After joining the European Union in 2004, Slovenia harmonized its legislation with relevant European legislation. Nevertheless, there was still a lack of specific legislation and other regulations in Slovenia (and probably in many other—specially smaller—countries) that would provide a clear guidance in the very specific setting of EOL situations in the intensive care. In addition, there exist major differences among European countries, stemming from differing legal, political, and cultural contexts, influencing patient-doctor EOL decision-making in ICUs. This is notably demonstrated in The Ethicus Study (3). All these factors catalyze a need for unique guidance within each specific healthcare system to help the care providers to navigate these issues. Additionally, specific terminology in a national language is needed to enable not just patients and their families but also healthcare providers and other professionals to adequately grasp the concepts in play at EOL. Advances in intensive care and the development of palliative care led to recognition that changes of the 1997 Slovenian statements were also overdue.

After some preceding discussions and deliberations, designated members of the NMEC and the Slovenian Society of Intensive Medicine, in collaboration with palliative care providers, established a National working group endorsed by both bodies, to develop new Slovenian EOL care recommendations, complementary to and extending the other national and international guidance documents available (4–10). The purpose of this new work was to provide Slovenian healthcare providers in ICUs with an ethical and legal framework for managing patients at the EOL, aligned with the fundamental ethical principles and human rights and also with Slovenian legislation. The framework guides healthcare providers, in the context of ethical surety and dilemma, to provide quality care for all patients at the EOL and highlights the need for implementation of all necessary means in order to ensure comprehensive EOL palliative care. The working group was established in 2013. A crucial step in completing this process was to assemble an interdisciplinary workgroup composed of 23 professionals, encompassing broad range of possible backgrounds and perspectives. This step ensured that the scope and relevance of the recommendations were reflective of the practice of interprofessional teams in critical care. This project was carried out in collaboration with the Medical Ethics Committee at the University Medical Centre Ljubljana. Meetings of contributors took place between September 2013 and October 2014.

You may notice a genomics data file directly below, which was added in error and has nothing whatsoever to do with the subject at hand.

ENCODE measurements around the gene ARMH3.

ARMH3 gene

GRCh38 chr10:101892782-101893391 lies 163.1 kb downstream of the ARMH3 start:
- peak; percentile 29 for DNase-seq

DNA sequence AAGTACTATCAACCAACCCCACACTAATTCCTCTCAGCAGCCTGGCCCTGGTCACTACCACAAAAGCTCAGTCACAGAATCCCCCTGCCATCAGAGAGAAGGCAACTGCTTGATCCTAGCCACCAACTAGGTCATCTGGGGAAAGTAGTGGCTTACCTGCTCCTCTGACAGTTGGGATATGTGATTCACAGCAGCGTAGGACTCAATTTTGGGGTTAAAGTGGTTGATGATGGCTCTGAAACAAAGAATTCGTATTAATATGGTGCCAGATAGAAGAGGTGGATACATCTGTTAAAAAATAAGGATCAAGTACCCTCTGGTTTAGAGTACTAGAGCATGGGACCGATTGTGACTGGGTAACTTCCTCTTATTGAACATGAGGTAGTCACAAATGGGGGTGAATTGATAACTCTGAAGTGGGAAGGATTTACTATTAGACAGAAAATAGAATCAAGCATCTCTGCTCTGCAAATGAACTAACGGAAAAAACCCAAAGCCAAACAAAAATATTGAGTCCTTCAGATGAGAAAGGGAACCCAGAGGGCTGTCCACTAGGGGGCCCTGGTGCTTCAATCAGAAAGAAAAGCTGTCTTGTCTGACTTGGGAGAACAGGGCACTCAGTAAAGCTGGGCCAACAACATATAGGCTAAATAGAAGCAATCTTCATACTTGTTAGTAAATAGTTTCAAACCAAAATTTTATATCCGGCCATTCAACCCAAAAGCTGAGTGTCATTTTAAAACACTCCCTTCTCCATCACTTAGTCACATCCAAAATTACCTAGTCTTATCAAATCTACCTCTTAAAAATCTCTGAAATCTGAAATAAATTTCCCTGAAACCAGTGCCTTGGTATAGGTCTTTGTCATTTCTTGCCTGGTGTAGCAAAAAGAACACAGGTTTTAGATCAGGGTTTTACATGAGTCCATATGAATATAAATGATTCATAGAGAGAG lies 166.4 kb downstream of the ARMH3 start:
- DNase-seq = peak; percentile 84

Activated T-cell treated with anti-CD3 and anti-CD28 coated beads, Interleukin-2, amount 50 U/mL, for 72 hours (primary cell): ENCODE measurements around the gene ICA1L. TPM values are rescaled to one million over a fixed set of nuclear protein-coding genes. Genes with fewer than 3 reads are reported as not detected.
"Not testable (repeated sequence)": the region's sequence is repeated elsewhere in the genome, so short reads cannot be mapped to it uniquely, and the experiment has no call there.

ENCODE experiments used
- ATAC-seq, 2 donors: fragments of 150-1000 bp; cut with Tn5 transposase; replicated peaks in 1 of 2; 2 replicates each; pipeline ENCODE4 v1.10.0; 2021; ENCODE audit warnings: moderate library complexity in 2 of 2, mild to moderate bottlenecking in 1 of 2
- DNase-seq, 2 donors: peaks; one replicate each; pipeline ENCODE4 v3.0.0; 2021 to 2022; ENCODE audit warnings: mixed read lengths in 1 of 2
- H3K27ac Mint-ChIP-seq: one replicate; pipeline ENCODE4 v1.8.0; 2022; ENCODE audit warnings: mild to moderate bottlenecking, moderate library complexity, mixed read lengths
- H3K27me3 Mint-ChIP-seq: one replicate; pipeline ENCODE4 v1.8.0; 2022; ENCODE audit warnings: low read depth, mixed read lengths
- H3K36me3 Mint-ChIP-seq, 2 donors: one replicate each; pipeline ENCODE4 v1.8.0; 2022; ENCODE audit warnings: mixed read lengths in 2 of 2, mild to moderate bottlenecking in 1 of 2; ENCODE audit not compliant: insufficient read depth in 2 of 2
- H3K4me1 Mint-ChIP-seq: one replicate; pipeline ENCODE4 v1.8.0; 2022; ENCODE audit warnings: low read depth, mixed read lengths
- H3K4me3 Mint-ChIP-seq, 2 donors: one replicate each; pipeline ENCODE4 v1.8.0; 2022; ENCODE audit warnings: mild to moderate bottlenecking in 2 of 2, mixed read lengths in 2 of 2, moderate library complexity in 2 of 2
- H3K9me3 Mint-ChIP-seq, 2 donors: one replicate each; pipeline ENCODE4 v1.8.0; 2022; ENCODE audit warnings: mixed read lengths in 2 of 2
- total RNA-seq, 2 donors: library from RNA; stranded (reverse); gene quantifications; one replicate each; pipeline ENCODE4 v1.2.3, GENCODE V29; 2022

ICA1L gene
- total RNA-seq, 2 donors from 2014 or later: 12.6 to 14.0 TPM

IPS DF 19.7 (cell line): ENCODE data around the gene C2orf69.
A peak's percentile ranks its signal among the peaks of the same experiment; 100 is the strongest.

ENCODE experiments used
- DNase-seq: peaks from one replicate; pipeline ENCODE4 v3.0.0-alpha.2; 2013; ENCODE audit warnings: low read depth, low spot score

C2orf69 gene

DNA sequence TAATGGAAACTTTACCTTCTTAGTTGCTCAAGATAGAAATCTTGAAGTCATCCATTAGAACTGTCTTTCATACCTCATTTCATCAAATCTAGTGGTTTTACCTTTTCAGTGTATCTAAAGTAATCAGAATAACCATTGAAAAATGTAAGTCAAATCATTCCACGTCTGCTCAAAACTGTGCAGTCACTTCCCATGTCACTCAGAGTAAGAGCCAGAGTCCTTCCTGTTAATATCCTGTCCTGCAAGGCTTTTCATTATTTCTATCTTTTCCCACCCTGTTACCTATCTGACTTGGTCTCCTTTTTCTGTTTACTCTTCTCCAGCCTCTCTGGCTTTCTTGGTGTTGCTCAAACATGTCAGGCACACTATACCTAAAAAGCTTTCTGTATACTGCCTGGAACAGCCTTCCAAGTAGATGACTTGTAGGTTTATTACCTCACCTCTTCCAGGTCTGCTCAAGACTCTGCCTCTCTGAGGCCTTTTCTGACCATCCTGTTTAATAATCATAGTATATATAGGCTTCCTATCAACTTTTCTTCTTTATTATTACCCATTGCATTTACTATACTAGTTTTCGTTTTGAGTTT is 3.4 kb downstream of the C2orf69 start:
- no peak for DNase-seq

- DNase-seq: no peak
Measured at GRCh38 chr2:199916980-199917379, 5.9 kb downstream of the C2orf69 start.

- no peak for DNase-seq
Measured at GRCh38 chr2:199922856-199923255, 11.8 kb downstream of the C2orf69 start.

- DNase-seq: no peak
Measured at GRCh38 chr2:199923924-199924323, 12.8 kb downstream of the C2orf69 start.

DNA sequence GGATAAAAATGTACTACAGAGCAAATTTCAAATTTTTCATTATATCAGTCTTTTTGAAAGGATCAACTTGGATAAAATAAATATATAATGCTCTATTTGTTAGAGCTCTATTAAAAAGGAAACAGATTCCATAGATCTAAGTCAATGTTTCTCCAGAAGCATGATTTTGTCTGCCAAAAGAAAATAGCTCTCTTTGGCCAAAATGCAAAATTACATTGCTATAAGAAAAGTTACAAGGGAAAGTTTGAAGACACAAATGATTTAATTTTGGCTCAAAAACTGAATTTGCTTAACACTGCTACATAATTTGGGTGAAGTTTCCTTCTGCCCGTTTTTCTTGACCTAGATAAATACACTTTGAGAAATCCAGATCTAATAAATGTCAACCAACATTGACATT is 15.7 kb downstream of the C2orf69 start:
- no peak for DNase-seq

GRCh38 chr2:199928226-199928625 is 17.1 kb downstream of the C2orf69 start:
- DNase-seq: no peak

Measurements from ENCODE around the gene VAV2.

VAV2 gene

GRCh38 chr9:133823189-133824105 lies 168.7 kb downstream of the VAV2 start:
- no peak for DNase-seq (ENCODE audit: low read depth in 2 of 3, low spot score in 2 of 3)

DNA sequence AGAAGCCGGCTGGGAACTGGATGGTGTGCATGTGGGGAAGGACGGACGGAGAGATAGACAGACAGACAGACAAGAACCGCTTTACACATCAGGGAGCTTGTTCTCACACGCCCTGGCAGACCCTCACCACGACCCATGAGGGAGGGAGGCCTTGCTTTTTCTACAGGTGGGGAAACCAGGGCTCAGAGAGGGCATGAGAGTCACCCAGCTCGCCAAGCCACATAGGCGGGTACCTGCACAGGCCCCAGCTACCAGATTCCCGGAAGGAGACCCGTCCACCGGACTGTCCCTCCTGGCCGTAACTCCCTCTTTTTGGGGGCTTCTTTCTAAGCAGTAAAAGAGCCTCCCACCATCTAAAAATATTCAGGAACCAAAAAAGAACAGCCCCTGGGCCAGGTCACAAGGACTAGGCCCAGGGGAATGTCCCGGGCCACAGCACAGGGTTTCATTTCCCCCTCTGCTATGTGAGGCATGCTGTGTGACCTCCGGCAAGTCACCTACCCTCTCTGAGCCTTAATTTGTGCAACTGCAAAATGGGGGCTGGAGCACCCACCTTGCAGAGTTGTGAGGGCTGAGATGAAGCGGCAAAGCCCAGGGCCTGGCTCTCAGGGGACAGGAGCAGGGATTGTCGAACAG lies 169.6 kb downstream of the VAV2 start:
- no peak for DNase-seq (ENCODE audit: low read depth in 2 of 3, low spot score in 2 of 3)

Beforehand, the authors of this article performed a study on attitudes and experiences with limitation of life-sustaining treatments among Slovenian adult and pediatric intensivists and also among Slovenian pediatricians in 2012 (11–13). The following year a prospective study of intensivists in all 34 ICUs in the country explored how these intensivists approach EOL decision-making in practice and which elements of this clinical situation were the most important to be prioritized and elucidated in the new recommendations and resulting documents (14).